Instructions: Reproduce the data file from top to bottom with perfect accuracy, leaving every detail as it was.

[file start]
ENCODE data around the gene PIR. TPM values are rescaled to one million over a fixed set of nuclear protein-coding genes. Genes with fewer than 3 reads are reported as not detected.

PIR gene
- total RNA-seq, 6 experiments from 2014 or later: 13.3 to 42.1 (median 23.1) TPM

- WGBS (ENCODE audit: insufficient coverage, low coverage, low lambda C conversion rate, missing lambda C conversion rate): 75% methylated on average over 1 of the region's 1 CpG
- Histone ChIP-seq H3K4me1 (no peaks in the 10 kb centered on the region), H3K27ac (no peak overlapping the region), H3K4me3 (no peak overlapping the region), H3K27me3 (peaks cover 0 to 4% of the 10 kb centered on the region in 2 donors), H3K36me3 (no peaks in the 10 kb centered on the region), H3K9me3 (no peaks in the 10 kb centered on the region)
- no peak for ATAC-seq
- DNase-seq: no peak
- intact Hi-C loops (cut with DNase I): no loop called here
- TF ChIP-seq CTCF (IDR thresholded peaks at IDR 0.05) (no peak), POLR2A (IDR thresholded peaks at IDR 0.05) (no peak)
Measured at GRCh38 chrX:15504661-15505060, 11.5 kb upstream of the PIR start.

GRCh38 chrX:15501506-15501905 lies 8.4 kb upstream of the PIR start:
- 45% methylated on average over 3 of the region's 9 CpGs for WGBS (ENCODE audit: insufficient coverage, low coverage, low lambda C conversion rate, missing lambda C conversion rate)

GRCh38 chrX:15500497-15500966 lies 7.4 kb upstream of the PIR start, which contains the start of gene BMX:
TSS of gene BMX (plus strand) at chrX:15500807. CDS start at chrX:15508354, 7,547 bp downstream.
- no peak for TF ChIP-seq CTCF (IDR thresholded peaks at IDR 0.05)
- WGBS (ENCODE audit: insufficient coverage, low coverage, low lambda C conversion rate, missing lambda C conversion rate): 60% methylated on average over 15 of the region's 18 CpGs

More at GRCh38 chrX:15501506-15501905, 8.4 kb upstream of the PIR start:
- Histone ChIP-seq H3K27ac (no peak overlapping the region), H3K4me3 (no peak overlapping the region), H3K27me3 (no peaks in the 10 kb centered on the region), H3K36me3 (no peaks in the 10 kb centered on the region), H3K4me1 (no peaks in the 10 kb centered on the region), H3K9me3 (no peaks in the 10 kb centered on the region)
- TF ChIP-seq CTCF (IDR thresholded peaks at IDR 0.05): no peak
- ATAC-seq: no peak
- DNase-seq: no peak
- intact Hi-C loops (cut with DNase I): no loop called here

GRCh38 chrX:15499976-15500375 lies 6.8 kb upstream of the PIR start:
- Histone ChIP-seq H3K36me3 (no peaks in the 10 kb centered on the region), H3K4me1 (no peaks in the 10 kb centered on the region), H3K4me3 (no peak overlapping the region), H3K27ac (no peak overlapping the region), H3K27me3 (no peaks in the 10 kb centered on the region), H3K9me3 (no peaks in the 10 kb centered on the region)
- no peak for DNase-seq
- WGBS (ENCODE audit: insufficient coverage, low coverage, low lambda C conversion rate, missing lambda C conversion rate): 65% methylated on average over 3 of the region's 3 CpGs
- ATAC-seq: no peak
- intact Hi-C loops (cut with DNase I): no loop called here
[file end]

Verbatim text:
ENCODE data around the gene PIR. TPM values are rescaled to one million over a fixed set of nuclear protein-coding genes. Genes with fewer than 3 reads are reported as not detected.

PIR gene
- total RNA-seq, 6 experiments from 2014 or later: 13.3 to 42.1 (median 23.1) TPM

- WGBS (ENCODE audit: insufficient coverage, low coverage, low lambda C conversion rate, missing lambda C conversion rate): 75% methylated on average over 1 of the region's 1 CpG
- Histone ChIP-seq H3K4me1 (no peaks in the 10 kb centered on the region), H3K27ac (no peak overlapping the region), H3K4me3 (no peak overlapping the region), H3K27me3 (peaks cover 0 to 4% of the 10 kb centered on the region in 2 donors), H3K36me3 (no peaks in the 10 kb centered on the region), H3K9me3 (no peaks in the 10 kb centered on the region)
- no peak for ATAC-seq
- DNase-seq: no peak
- intact Hi-C loops (cut with DNase I): no loop called here
- TF ChIP-seq CTCF (IDR thresholded peaks at IDR 0.05) (no peak), POLR2A (IDR thresholded peaks at IDR 0.05) (no peak)
Measured at GRCh38 chrX:15504661-15505060, 11.5 kb upstream of the PIR start.

GRCh38 chrX:15501506-15501905 lies 8.4 kb upstream of the PIR start:
- 45% methylated on average over 3 of the region's 9 CpGs for WGBS (ENCODE audit: insufficient coverage, low coverage, low lambda C conversion rate, missing lambda C conversion rate)

GRCh38 chrX:15500497-15500966 lies 7.4 kb upstream of the PIR start, which contains the start of gene BMX:
TSS of gene BMX (plus strand) at chrX:15500807. CDS start at chrX:15508354, 7,547 bp downstream.
- no peak for TF ChIP-seq CTCF (IDR thresholded peaks at IDR 0.05)
- WGBS (ENCODE audit: insufficient coverage, low coverage, low lambda C conversion rate, missing lambda C conversion rate): 60% methylated on average over 15 of the region's 18 CpGs

More at GRCh38 chrX:15501506-15501905, 8.4 kb upstream of the PIR start:
- Histone ChIP-seq H3K27ac (no peak overlapping the region), H3K4me3 (no peak overlapping the region), H3K27me3 (no peaks in the 10 kb centered on the region), H3K36me3 (no peaks in the 10 kb centered on the region), H3K4me1 (no peaks in the 10 kb centered on the region), H3K9me3 (no peaks in the 10 kb centered on the region)
- TF ChIP-seq CTCF (IDR thresholded peaks at IDR 0.05): no peak
- ATAC-seq: no peak
- DNase-seq: no peak
- intact Hi-C loops (cut with DNase I): no loop called here

GRCh38 chrX:15499976-15500375 lies 6.8 kb upstream of the PIR start:
- Histone ChIP-seq H3K36me3 (no peaks in the 10 kb centered on the region), H3K4me1 (no peaks in the 10 kb centered on the region), H3K4me3 (no peak overlapping the region), H3K27ac (no peak overlapping the region), H3K27me3 (no peaks in the 10 kb centered on the region), H3K9me3 (no peaks in the 10 kb centered on the region)
- no peak for DNase-seq
- WGBS (ENCODE audit: insufficient coverage, low coverage, low lambda C conversion rate, missing lambda C conversion rate): 65% methylated on average over 3 of the region's 3 CpGs
- ATAC-seq: no peak
- intact Hi-C loops (cut with DNase I): no loop called here